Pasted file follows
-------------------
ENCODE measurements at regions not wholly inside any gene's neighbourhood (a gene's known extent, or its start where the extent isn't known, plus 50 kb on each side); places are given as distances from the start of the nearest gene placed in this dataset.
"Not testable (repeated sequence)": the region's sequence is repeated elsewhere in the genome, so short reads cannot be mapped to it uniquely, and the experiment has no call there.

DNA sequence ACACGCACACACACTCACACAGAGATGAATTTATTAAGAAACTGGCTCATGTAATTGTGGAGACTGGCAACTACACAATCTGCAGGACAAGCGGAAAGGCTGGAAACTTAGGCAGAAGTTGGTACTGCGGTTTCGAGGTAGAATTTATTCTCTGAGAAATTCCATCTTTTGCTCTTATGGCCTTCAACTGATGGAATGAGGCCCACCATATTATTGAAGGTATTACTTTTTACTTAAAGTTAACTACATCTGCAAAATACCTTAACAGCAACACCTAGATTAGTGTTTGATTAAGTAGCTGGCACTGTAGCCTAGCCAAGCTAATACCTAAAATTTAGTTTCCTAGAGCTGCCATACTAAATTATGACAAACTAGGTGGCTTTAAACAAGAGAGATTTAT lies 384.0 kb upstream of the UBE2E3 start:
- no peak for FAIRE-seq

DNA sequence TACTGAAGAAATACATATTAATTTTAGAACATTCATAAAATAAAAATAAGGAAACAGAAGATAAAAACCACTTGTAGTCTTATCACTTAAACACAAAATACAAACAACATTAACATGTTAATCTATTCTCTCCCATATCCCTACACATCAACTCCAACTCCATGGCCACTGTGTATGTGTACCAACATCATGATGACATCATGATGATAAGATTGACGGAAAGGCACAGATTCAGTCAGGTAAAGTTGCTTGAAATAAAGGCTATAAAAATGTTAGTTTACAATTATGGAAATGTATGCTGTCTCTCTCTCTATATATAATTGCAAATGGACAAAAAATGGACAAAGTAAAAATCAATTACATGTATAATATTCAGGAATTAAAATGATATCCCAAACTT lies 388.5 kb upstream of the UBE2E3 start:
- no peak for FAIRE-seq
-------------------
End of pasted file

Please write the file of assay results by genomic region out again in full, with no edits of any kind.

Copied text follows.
ENCODE measurements at regions not wholly inside any gene's neighbourhood (a gene's known extent, or its start where the extent isn't known, plus 50 kb on each side); places are given as distances from the start of the nearest gene placed in this dataset.
"Not testable (repeated sequence)": the region's sequence is repeated elsewhere in the genome, so short reads cannot be mapped to it uniquely, and the experiment has no call there.

DNA sequence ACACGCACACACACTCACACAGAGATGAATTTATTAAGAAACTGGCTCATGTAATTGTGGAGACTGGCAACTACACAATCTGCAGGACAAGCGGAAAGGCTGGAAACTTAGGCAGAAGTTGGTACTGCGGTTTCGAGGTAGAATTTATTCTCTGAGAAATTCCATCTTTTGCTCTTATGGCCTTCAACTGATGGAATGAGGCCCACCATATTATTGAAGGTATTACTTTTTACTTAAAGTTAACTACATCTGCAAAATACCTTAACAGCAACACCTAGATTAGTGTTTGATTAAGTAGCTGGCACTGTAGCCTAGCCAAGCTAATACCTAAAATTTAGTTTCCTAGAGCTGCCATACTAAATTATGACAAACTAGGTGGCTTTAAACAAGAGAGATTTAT lies 384.0 kb upstream of the UBE2E3 start:
- no peak for FAIRE-seq

DNA sequence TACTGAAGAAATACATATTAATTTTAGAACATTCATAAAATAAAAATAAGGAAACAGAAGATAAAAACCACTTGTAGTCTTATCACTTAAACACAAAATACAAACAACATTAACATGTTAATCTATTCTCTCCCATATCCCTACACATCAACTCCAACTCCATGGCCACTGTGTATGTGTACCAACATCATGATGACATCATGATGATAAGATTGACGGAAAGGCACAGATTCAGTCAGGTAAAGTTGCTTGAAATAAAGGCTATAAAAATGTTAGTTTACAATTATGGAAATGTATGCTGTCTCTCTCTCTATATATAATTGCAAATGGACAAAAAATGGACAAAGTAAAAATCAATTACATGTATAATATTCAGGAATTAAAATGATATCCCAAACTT lies 388.5 kb upstream of the UBE2E3 start:
- no peak for FAIRE-seq